"You'll talk freely enough when we get you locked inside a cell. We'll strip you bare, and ransack this room from top to bottom, so you might as well hand them over."
I felt ill, sick to my stomach with apprehension. I didn't know what to do to help him. But I knew what my father had told me to do. Stay out of it. Go to Kirby, and tell him. It almost seemed Papa had expected something of this sort to happen. Why else had he pushed me into my own room and closed the door? Yes, if he were in trouble, and he certainly was, I would be more help to him outside the jail than in the cell beside him.
After some more charges from the constable and protestations from my father, it was settled the bill at the inn would be paid on the way out.
"I'll have to arrange for the return of the hired carriage to London," Papa said, his voice loud. I took the notion he spoke this for my benefit. I was to return to London in the carriage, to see Mr. Kirby.
"Are you alone?" the constable asked, just before they left.
"Do you see anyone with me?" Papa asked, in an ironic vein, for even in this he could not bring himself to speak a lie, so incurably honest was he.
"Beaudel didn't mention anyone else," the constable said, and contented himself with that bit of confirmation.
There was a strained cessation of speech while I heard the suitcase being pulled from the top of the clothespress, the rattle of a hanger as the coat was removed to put in it. After a few minutes the constable said, "We haven't got all day. Hurry up."
"I am ready. Naturally I'll want a solicitor to represent me."
"You can arrange that from the jail."
Then the door was opened, they left, and closed it after them.
Immediately, I nipped into his room to look for--I hardly knew what. A message, a clue, a something to tell me what in the world was going on. I found a handkerchief bearing a well-embroidered (by me) D in the corner, and beneath it, carefully concealed for me, a portion of Mr. Kirby's letter. It was the bottom half, with his address. The top part of the message had been torn off. "In case of any trouble, I can be reached at the Clarendon Hotel. Leave a message." It was signed J. V. Kirby. I read it twice.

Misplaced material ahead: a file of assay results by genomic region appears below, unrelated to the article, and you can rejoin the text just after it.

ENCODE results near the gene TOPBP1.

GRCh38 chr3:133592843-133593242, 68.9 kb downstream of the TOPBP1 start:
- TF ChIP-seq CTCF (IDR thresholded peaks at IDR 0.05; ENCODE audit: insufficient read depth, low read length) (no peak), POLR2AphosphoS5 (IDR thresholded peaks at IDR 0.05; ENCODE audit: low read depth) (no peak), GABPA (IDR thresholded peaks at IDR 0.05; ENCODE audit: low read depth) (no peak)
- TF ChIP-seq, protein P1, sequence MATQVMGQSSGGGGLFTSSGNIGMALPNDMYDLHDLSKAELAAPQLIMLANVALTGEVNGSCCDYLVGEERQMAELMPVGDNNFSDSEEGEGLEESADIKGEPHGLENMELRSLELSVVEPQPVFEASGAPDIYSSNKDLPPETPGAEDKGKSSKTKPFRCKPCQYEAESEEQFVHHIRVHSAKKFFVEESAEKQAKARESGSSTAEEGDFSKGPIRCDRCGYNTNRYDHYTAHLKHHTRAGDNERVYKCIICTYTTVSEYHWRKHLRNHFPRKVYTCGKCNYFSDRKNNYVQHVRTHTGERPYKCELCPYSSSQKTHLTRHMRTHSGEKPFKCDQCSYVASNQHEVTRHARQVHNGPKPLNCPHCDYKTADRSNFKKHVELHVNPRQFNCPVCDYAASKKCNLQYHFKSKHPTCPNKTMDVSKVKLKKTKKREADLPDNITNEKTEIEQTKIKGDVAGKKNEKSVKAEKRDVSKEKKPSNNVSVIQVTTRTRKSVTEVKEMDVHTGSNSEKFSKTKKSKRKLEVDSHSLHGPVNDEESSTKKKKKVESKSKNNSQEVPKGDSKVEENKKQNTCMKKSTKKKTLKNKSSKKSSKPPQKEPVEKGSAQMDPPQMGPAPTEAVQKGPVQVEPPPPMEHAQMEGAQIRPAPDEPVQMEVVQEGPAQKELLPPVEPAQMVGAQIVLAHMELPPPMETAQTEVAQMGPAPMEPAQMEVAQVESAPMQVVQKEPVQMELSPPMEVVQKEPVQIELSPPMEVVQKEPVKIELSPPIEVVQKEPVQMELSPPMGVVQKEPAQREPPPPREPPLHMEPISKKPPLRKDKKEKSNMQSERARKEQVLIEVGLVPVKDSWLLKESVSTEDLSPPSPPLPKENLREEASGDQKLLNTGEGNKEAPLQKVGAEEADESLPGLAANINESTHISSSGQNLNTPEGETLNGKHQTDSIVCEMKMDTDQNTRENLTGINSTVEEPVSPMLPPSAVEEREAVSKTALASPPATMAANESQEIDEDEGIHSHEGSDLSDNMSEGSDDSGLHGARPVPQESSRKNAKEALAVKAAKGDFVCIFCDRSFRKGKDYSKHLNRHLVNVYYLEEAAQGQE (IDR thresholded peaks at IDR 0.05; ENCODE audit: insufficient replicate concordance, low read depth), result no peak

What trouble could be expected to arise in the simple examination of some jewelry and stones? My father had made hundreds of such examinations during his life, without once running into trouble. Why had it been expected this time? I wished the rest of the letter were there. My father had expected some trouble, which hinted he knew more than he or the bit of letter told me. And if he expected trouble, why had he taken the job? Upon consideration, it seemed ten pounds was excessive for examining the jewels too. Oh, but it was not enough to repay for this day's work!
I hurried back to my room, stuffed the address and the handkerchief into my case, threw my clothing in after them, and went downstairs to catch our carriage, before it left without me. I expected to feel the arm of the law grab me as I went, but no constable was waiting. I got the carriage in plenty of time, and settled in for some hard thinking during the trip to London. It was imperative to be in touch with Mr. Kirby as soon as possible. The trip would take several hours. It would be dark before I reached the metropolis. Then, before we left Chelmsford, my heart nearly broke with grief.
As the carriage swept through the middle of town, I saw my father being led into the jail by the constable. His head was bent. The jail had bars. He did not glance up to see who was in the carriage that bowled past. He looked defeated, and I was never so furious in my life. I was anxious to confront Mr. Kirby, who had brought this disgrace and misfortune down upon our innocent heads.
A jewel merchant's reputation is the most precious thing he owns. A single whiff of scandal would ruin us.